|Single by Jimi Hendrix|
|from the album The Cry of Love|
|Released||March 5, 1971|
|Studio||Electric Lady, New York City|
|Jimi Hendrix U.S. singles chronology|
"Freedom" is a rock song by Jimi Hendrix that is often regarded as one of the most fully realized pieces he wrote and recorded in the months before his death.  It incorporates several musical styles and the lyrics reflect various situations facing Hendrix at the time.
Heendrix recorded the song in mid-1970 with his post- Band of Gypsys backing lineup of drummer Mitch Mitchell and bassist Billy Cox, along with additional musicians. "Freedom" became the opening track on The Cry of Love (1971) and, in the U.S., it was released as Hendrix's first posthumous single.
In a song review for AllMusic, Matthew Greenwald writes: "The lyrics seems to be a simple, swaggering lust song (something Hendrix was indeed expert at), but the urban vibe in the title also relates to some of Hendrix's own managerial and business problems at the time."  Biographer John McDermott also feels that the lyrics touch upon Hendrix's relationship with Devon Wilson and her heroin addiction: 
You know you hooked my girlfriend,
You know the drugstore man
Well I don't need it now,
I'm just tryin' to slap it out of her hand!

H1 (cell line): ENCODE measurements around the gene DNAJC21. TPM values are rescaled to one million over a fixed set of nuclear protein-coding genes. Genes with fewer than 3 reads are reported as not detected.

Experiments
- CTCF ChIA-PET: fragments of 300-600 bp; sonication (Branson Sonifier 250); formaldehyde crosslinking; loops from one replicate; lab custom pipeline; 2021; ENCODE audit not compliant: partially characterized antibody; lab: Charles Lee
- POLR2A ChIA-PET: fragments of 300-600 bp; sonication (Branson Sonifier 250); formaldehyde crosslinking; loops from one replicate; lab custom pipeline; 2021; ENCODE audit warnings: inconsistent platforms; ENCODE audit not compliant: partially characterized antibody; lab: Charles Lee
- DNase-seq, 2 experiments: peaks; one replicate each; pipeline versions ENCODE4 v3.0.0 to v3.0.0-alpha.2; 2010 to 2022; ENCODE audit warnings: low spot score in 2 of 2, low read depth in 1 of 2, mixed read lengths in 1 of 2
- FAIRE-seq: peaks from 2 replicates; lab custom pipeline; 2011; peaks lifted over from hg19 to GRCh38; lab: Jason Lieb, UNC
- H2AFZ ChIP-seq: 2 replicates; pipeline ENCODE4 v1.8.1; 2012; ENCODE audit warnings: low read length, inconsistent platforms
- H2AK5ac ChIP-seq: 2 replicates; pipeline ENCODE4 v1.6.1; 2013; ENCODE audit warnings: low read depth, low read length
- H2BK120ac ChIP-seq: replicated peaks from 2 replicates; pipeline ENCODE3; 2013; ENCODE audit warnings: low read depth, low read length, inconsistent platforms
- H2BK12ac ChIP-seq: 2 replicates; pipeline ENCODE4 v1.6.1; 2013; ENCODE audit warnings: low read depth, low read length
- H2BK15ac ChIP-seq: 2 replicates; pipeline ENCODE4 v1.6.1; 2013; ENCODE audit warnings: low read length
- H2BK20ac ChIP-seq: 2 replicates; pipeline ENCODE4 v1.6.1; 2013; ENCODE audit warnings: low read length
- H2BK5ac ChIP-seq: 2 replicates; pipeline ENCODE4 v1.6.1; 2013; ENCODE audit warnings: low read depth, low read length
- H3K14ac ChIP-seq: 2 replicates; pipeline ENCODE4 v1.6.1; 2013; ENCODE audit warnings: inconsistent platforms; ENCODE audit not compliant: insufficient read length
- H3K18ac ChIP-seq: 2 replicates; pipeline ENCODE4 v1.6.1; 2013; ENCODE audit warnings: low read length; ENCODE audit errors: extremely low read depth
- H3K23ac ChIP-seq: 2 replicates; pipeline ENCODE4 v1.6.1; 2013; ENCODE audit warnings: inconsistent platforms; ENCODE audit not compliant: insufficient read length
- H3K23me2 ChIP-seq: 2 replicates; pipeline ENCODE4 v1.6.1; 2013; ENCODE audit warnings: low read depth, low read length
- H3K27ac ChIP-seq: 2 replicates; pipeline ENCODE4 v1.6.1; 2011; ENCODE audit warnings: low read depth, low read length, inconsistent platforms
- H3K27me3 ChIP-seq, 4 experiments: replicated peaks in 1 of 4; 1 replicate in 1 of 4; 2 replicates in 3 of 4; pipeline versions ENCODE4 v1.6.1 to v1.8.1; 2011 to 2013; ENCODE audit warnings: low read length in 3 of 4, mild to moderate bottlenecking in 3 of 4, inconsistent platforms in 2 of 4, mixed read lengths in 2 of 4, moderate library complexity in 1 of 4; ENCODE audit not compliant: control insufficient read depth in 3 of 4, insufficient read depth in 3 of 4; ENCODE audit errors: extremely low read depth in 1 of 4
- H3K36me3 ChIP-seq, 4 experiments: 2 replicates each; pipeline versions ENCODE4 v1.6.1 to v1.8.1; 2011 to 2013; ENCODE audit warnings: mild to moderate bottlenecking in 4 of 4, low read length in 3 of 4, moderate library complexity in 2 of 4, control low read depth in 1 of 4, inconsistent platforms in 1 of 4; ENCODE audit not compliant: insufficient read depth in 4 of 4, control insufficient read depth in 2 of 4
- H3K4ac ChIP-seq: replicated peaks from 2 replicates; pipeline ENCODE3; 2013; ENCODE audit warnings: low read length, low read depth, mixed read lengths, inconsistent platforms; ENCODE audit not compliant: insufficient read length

Freedom! So I can live! 
Music writer Keith Shadwick believes that the lyrics are among Hendrix's "strongest" from his last studio efforts and adds, "It could be about freedom in the wider world as much as it is a cry for freedom for two lovers at war with one another. 
"Freedom" was released March 5, 1971, when it was used as the opening track on The Cry of Love, the first posthumous Hendrix album.  In the US, the song was also released as a single and was only one of two posthumous Hendrix singles to appear on the Billboard Hot 100, where it reached number 59. 
"Freedom" is now one of the more popular songs in the Hendrix catalogue and is included on several compilations. In 1997, it was used to lead off First Rays of the New Rising Sun, the most comprehensive attempt to present Hendrix's planned fourth studio album.  The song is also one of the post- Band of Gypsys developed numbers that Hendrix regularly performed in concert.  [a]
Additional releases include: